June 20-27, 2022
Tour Story By Giles Ruck
Our group cheered each other along our own CCC, Courmayeur - Champex - Chamonix, warm-up run before our they each took the starting line of the Mont Blanc Marathon and 23km races.
We were a group of seven guests, plus myself and co-leader Alistair. Our route took in the highlights of the UTMB Mont-Blanc race course from Courmayeur to Trient, followed the classic TMB up to Col de Balme followed by a traverse via the Col des Posettes, and descended into Le Tour. Our guests running the Marathon du Mont-Blanc ran into Chamonix via the riverside trail, and the 23km racers saved their legs for the next day, taking a bus back into Chamonix.
We had nearly perfect weather, with one storm we didn’t quite dodge over Grand Col Ferret into Switzerland, and one more shower that caught our ‘Marathon Three’ on their return into Chamonix.
We spent two nights at the ever-welcoming Bouton d’Or in Courmayeur, a night at the Edelweiss in La Fouly, one at le Grande Ourse, and then Hotel Refuge des Aiglons for the remainder.
Highlight of the group’s time out on the trail
Cresting above Refugio Bertone and seeing the smooth and delicious balcony trails of the Italian Val Ferret, and then running them several kilometers all the way to Arnouva! We stopped occasionally to soak in the views of the Mont Blanc massif, and to take photos of guests enjoying some of the best trails and views of the Alps – with huge smiles on their faces.
It was rewarding to see guests come across the finish lines, up at Planpraz for the 23km, and down in Chamonix for the full marathon, happy with fantastic results!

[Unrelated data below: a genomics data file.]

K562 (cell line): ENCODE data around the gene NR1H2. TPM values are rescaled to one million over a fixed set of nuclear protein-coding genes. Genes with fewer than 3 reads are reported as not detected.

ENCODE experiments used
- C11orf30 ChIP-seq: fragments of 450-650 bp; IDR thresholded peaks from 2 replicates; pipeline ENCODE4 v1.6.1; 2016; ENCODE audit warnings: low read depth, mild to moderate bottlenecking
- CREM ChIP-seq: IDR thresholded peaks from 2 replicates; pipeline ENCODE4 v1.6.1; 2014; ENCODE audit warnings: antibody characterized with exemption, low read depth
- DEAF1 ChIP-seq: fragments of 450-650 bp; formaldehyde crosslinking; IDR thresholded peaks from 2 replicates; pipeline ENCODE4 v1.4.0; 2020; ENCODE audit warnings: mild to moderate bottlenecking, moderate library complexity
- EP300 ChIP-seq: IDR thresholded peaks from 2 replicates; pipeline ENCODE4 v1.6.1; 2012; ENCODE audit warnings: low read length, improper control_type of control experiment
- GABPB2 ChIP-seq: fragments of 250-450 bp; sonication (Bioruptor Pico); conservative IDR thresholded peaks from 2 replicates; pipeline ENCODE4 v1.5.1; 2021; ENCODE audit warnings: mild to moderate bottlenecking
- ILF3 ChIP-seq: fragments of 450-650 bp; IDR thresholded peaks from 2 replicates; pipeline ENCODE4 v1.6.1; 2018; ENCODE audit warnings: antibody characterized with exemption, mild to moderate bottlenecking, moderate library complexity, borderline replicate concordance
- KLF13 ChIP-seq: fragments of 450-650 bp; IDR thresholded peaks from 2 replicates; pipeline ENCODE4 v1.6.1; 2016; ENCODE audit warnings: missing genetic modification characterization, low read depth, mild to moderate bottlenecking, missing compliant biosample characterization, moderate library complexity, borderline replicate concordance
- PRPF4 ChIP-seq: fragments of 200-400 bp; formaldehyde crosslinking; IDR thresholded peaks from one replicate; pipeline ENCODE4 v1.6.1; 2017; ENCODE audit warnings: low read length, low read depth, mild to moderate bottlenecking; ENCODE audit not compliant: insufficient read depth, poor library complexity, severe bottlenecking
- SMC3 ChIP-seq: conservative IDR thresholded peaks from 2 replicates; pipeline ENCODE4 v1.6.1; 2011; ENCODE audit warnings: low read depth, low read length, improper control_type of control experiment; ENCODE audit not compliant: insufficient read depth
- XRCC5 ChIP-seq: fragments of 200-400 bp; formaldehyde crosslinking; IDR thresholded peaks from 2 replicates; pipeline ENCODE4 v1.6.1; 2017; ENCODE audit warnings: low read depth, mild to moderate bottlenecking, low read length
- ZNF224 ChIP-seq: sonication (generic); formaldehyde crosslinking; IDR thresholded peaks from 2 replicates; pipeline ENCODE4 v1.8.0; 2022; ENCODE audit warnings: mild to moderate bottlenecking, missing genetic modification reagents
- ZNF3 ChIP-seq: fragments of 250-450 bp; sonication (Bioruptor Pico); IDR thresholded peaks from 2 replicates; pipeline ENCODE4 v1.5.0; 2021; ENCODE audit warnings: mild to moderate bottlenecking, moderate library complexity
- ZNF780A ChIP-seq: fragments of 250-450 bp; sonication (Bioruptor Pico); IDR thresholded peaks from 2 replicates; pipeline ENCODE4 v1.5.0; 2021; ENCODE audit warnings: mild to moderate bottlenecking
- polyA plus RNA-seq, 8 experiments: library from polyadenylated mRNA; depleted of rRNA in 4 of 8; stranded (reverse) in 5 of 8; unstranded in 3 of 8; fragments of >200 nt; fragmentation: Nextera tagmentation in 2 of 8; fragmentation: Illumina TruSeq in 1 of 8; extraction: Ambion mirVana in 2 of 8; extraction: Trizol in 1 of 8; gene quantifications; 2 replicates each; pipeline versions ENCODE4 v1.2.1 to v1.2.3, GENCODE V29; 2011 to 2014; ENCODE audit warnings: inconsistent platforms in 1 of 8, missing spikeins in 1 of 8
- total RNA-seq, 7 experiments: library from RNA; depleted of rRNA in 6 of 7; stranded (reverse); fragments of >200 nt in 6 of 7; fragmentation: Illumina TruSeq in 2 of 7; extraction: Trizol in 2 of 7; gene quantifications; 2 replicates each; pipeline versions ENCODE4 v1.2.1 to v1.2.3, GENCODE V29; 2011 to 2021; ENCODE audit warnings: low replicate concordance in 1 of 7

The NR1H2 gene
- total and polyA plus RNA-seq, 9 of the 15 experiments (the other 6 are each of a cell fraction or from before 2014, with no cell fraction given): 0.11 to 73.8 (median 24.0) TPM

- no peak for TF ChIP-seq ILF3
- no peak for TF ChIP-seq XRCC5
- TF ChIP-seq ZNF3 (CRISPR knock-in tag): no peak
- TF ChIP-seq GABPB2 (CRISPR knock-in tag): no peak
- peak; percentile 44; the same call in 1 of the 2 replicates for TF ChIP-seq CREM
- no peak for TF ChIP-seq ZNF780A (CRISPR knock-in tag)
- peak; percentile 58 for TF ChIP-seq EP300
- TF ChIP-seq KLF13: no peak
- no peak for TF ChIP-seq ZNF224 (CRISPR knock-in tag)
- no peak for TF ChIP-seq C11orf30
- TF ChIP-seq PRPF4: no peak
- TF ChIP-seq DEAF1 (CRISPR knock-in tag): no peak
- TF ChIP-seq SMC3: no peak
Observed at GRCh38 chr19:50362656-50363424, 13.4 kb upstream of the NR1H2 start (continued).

We had a wet climb up to Grand Col Ferret on the Italian side, waiting to glimpse views over into Swiss Val Ferret, only one of two rainy spells during our whole trip. Not stopping made the climb go quickly, and those views came just as we started our descent. The clouds parted and homemade soup, cheese, and fruit tarts tasted even better at Refuge La Peule.
Some time after the 800m ascent to the Bertone Rifugio, a couple of hours in, Shane realized he had picked up two poles of different lengths, and no one had noticed (including the guides!). Once realized, we made lots of jokes about Shane only being able to traverse on one side of the mountain, lopsided.
Our team photographer and videographer, Mao, captured her full marathon experience on camera, so much so that she didn’t spot her guides waiting for her up at La Flegere, the last aid station before the finish. She was too busy doing a selfie piece to camera, but we finally caught her attention!
Best meal of the tour
Rosti cooked traditional Swiss style and served in a skillet, at the Plan de l’Eau, a little way past Champex Lac. This meal hit before the second big climb of the day, up to Bovine. While we usually fuel on energy bars and trail snacks, this was our longest day, about 8 hours door to door. Lunch came perfectly at midday with open-air dining and restaurant views down the Swiss Valais accompanied by the sound of cowbells in nearby pastures. We each ticked the various boxes on the Rosti mini-menus, build-it-your-way style: eggs, ham, cheese.
This is why I love to guide moment
Folks in the group made friendships during the trip, and they wanted to be the cheer squad, choosing to get up at 6:00 am on their taper or recovery day, to see the other guests at the start line – that was a lovely moment. Tim, Mao and Erin came to the start line for Shane, Betsy, Nancy, and Gene’s 23km, and this was reciprocated the next day for the full marathon.
Guests sharing their stories is always a highlight. A big surprise was Nancy, who only revealed she was a former Olympian marathoner late on into the trip. Everyone was enthralled with her telling about that experience including the culture and food in South Korea, back in 1988.
Our group. Photo: Giles Ruck.
Smooth trails above Courmayeur. Photo: Alistair Crompton.
Group selfie on the trail! Photo: Mao Her.
Turning onto the TMB trail. Photo: Mao Her.
23km runners at the finish. Photos: Giles Ruck.
Mao coming in hot to the Mont-Blanc Marathon finish. Photo: Alistair Crompton.